If a tax is implemented on a good/service that is relatively price inelastic it will result in a large increase in price (P1 to P2), but only a small decrease in quantity (Q1 to Q2). Therefore the effect of a tax used on a price inelastic good/service is relatively ineffective when trying to decrease the consumption/production of that product. Furthermore, the consumer takes the majority of the burden. This can be shown by the consumer area P2-d-e-P1 being much larger than the producer area (P1-e-c-b). This shows that the majority of the increased cost caused by the tax is passed onto the consumer in the form of a higher price (P1 to P2). The reason for this is that producers know that the good/service they sell is price inelastic and therefore they know that they are able to increase their prices without suffering from a large decrease in quantity (the change in quantity is less than proportional to the change in price). For example, goods such as cigarettes that are addictive have a low price elasticity of demand. This means that despite a large increase in price (P1 to P2) consumers are unwilling to reduce the quantity of cigarettes that they consume by a significant amount as they’re addictive. However, the benefit to the government of implementing an indirect tax on price inelastic goods/service is that they produce a much larger amount of government revenue (P2-d-c-b) than indirect taxes placed on price elastic goods.
Indirect tax – elastic demand
When taxing goods/services that are price elastic, the reduction in supply caused by the tax (S1 to S1+Tax) has little impact on price (P1 to P2), but a big impact on the quantity consumed and supplied (Q1 to Q2). This allows only a small tax to be implemented in order to cause a large reduction in the consumption or production of a good/service. Therefore taxation is usually a good policy to implement if demand is elastic when trying to reduce negative externalities. The increased costs that are passed onto consumers are small compared to the burden that the producer pays. This is because firms know that a small increase in price will reduce quantity demanded massively. Therefore it is rational for firms to try and absorb as much of the increased cost as possible in order to try and reduce the extent to which quantity falls. This can be shown by the small area of consumer burden (P2-d-e-P1) compared to that of the producer burden (P1-e-c-b). The large fall in quantity (Q1 to Q2) means that the total government revenue from the indirect tax (P2-d-c-b) is much less than if the good/service was price inelastic. This is because far less people are now buying the good/service and therefore far less people are paying the indirect tax. Furthermore, the quantity of good/service being produced has also decreased from Q1 to Q2 meaning there are less goods/service to place the indirect tax onto.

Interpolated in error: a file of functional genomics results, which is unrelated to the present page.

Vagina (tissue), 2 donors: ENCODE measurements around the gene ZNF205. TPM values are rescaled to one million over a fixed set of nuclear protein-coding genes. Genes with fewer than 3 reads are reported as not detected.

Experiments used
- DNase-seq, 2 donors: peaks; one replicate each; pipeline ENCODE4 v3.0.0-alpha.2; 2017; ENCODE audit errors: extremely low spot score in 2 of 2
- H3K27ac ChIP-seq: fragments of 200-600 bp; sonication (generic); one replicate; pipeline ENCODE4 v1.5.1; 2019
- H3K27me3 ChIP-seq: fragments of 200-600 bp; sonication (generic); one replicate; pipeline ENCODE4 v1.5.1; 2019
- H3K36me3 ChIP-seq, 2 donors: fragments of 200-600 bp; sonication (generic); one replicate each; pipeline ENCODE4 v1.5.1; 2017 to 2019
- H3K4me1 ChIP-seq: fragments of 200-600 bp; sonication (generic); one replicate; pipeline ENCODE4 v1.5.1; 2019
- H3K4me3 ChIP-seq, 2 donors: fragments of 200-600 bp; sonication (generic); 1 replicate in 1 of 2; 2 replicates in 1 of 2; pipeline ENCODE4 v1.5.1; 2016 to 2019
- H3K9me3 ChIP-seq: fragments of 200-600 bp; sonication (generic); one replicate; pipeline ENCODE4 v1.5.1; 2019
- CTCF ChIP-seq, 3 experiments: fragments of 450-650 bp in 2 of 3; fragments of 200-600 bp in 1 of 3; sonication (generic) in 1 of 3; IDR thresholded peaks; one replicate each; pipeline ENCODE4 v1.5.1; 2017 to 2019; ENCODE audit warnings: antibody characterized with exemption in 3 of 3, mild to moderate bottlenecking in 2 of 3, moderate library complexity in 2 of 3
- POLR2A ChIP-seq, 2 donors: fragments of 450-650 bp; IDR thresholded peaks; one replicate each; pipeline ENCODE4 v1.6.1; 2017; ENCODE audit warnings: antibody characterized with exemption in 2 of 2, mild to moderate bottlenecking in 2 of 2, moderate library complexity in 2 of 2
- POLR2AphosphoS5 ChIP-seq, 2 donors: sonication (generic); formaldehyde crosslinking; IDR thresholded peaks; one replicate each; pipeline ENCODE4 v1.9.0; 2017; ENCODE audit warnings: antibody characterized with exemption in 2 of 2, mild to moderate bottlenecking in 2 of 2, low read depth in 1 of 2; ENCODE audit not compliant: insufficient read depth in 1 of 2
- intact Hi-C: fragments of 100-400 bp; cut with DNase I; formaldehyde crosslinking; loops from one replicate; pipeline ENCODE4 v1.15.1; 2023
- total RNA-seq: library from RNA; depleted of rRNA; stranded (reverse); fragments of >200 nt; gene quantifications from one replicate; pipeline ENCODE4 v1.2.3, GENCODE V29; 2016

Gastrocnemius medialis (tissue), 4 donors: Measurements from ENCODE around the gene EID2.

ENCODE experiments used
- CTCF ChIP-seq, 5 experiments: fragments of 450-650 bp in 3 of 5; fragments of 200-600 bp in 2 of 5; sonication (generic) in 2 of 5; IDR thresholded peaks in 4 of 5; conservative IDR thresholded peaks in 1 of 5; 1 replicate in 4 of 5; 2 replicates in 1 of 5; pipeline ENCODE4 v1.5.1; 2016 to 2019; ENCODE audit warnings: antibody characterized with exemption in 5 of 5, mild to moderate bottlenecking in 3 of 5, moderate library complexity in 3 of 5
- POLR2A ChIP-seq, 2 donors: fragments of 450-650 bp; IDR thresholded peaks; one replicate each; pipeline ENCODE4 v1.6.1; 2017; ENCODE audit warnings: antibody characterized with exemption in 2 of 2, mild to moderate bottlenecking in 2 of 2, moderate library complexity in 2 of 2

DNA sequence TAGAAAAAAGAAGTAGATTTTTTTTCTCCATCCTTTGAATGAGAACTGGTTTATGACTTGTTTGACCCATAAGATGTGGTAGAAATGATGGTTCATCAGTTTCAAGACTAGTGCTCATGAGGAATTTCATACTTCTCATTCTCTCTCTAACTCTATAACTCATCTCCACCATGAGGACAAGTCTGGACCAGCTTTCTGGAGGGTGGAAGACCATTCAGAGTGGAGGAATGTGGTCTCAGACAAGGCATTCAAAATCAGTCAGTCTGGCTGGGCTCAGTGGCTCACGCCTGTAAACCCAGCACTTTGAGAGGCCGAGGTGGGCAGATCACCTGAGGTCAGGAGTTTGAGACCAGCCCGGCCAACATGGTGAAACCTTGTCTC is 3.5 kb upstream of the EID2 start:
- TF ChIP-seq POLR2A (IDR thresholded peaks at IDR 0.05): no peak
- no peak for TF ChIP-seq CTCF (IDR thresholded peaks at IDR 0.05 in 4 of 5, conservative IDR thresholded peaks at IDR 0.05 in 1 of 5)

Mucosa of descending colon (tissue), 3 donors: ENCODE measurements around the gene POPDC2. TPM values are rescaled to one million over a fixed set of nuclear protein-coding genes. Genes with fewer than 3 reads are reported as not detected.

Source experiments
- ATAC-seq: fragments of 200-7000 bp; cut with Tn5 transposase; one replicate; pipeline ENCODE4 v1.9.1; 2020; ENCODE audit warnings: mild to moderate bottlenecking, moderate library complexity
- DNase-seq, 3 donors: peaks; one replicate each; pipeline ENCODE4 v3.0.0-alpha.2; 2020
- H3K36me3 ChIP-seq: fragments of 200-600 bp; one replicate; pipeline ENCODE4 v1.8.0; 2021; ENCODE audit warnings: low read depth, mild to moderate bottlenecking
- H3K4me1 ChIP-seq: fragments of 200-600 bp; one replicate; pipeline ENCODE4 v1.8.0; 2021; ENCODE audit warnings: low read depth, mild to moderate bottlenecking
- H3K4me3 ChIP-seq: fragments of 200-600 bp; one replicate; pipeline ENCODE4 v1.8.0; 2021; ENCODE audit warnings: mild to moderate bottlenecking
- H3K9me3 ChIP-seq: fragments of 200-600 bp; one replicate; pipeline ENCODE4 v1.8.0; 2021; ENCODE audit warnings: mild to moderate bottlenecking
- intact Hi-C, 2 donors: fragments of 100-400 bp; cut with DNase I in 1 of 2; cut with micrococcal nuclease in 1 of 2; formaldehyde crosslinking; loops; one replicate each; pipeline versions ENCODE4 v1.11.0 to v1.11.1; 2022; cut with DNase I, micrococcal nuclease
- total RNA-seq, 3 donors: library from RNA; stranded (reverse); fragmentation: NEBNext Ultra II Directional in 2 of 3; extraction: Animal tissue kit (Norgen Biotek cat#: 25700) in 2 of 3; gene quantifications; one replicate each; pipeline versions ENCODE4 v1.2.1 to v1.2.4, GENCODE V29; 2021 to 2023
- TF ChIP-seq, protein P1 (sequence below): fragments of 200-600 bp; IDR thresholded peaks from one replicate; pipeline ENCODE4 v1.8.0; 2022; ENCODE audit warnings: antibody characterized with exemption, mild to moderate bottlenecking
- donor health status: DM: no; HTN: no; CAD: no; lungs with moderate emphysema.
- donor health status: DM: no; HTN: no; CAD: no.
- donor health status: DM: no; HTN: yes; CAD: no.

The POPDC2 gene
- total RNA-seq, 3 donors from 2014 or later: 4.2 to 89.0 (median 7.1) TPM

A subsidy is a certain amount of money given to a firm by the government in order to try and increase production or consumption of a good/service. This is due to the fact that some of the subsidy is kept by the firm thus increasing their profits and incentivising more firms to enter the market and those currently in the market to produce more. Furthermore, some of the subsidy is passed on to the consumer allowing firms to offer the good/service at a lower price causing an increase in quantity demanded.
This can be shown on the diagram above as the subsidy lowers costs of production causing supply to increase from S1 to S1+Sub. As a result of this, price decreases from P1 to P2 and quantity increases from Q1 to Q2. This is because the introduction of a subsidy means that firms are more incentivised to produce more of the good/service and those firms that weren’t currently in the market are more incentivised to join the market. The cost of the subsidy to the government per unit is shown by the vertical difference between S1 and S1+Sub. Using this you can work out the total cost of the subsidy to the government by multiplying the subsidy cost per unit by the quantity Q2. This can be shown by the area a-b-c-P2. Unlike the tax diagram the producer area is on top and the consumer area is on the bottom. Consumers before the subsidy were paying price P1 at a quantity of Q1. They’re now paying price P2 at a quantity of Q2. This means the overall consumer saving from the subsidy is P1-d-e-P2. Although the intention of a subsidy is usually to reduce the price for consumers, the producers also keep some of the subsidy. Before the subsidy, producers were getting P1-d-Q1-0. After the subsidy Producers are getting 0-a-b-Q2 and therefore gaining the extra revenue of a-b-c-P2. The welfare loss is shown by the area d-b-c and can be explained using the diagram below.
In the free market consumer surplus is A+B, which is the area above the market price (P1). After the subsidy market price decreases to P2 causing consumer surplus to increase to A+B+C+F+G (the area above P2 within the demand curve). Producer surplus increases from C+D to B+C+D+E (the area below PS and above S1). This is due to the fact that the producer keeps some of the subsidy giving them a producer surplus up to price PS rather than P2.